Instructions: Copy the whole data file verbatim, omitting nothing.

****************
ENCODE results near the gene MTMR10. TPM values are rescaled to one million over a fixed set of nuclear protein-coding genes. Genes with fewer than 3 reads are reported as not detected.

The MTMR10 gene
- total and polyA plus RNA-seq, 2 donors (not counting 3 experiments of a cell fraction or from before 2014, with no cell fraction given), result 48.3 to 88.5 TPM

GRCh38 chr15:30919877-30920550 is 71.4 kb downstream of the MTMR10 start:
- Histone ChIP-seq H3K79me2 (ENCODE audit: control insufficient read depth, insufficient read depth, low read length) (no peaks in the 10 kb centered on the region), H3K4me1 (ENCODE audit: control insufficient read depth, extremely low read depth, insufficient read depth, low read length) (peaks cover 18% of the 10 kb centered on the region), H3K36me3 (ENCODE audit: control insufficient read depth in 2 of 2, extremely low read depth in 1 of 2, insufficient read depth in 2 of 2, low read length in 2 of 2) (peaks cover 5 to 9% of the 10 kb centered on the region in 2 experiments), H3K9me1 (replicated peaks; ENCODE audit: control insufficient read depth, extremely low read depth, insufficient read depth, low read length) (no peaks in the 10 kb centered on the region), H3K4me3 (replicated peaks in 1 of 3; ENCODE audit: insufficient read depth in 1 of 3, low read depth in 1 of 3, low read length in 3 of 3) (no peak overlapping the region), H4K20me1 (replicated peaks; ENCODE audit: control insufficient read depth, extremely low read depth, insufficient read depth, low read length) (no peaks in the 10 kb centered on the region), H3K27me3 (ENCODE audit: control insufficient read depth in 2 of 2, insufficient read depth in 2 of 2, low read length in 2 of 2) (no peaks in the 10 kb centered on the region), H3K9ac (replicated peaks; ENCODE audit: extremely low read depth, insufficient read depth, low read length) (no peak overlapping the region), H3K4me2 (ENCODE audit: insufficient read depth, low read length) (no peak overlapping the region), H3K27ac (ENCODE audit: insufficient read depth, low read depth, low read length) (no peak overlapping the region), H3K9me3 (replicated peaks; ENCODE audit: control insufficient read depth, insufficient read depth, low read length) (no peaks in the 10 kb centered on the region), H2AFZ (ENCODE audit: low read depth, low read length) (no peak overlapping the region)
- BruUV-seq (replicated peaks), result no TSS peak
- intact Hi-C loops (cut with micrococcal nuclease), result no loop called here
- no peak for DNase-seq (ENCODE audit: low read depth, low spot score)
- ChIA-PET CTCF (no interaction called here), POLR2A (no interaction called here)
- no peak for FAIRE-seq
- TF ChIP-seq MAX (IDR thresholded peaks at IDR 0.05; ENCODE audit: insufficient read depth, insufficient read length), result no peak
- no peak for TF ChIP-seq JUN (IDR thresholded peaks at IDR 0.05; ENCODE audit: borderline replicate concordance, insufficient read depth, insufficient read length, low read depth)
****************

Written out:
ENCODE results near the gene MTMR10. TPM values are rescaled to one million over a fixed set of nuclear protein-coding genes. Genes with fewer than 3 reads are reported as not detected.

The MTMR10 gene
- total and polyA plus RNA-seq, 2 donors (not counting 3 experiments of a cell fraction or from before 2014, with no cell fraction given), result 48.3 to 88.5 TPM

GRCh38 chr15:30919877-30920550 is 71.4 kb downstream of the MTMR10 start:
- Histone ChIP-seq H3K79me2 (ENCODE audit: control insufficient read depth, insufficient read depth, low read length) (no peaks in the 10 kb centered on the region), H3K4me1 (ENCODE audit: control insufficient read depth, extremely low read depth, insufficient read depth, low read length) (peaks cover 18% of the 10 kb centered on the region), H3K36me3 (ENCODE audit: control insufficient read depth in 2 of 2, extremely low read depth in 1 of 2, insufficient read depth in 2 of 2, low read length in 2 of 2) (peaks cover 5 to 9% of the 10 kb centered on the region in 2 experiments), H3K9me1 (replicated peaks; ENCODE audit: control insufficient read depth, extremely low read depth, insufficient read depth, low read length) (no peaks in the 10 kb centered on the region), H3K4me3 (replicated peaks in 1 of 3; ENCODE audit: insufficient read depth in 1 of 3, low read depth in 1 of 3, low read length in 3 of 3) (no peak overlapping the region), H4K20me1 (replicated peaks; ENCODE audit: control insufficient read depth, extremely low read depth, insufficient read depth, low read length) (no peaks in the 10 kb centered on the region), H3K27me3 (ENCODE audit: control insufficient read depth in 2 of 2, insufficient read depth in 2 of 2, low read length in 2 of 2) (no peaks in the 10 kb centered on the region), H3K9ac (replicated peaks; ENCODE audit: extremely low read depth, insufficient read depth, low read length) (no peak overlapping the region), H3K4me2 (ENCODE audit: insufficient read depth, low read length) (no peak overlapping the region), H3K27ac (ENCODE audit: insufficient read depth, low read depth, low read length) (no peak overlapping the region), H3K9me3 (replicated peaks; ENCODE audit: control insufficient read depth, insufficient read depth, low read length) (no peaks in the 10 kb centered on the region), H2AFZ (ENCODE audit: low read depth, low read length) (no peak overlapping the region)
- BruUV-seq (replicated peaks), result no TSS peak
- intact Hi-C loops (cut with micrococcal nuclease), result no loop called here
- no peak for DNase-seq (ENCODE audit: low read depth, low spot score)
- ChIA-PET CTCF (no interaction called here), POLR2A (no interaction called here)
- no peak for FAIRE-seq
- TF ChIP-seq MAX (IDR thresholded peaks at IDR 0.05; ENCODE audit: insufficient read depth, insufficient read length), result no peak
- no peak for TF ChIP-seq JUN (IDR thresholded peaks at IDR 0.05; ENCODE audit: borderline replicate concordance, insufficient read depth, insufficient read length, low read depth)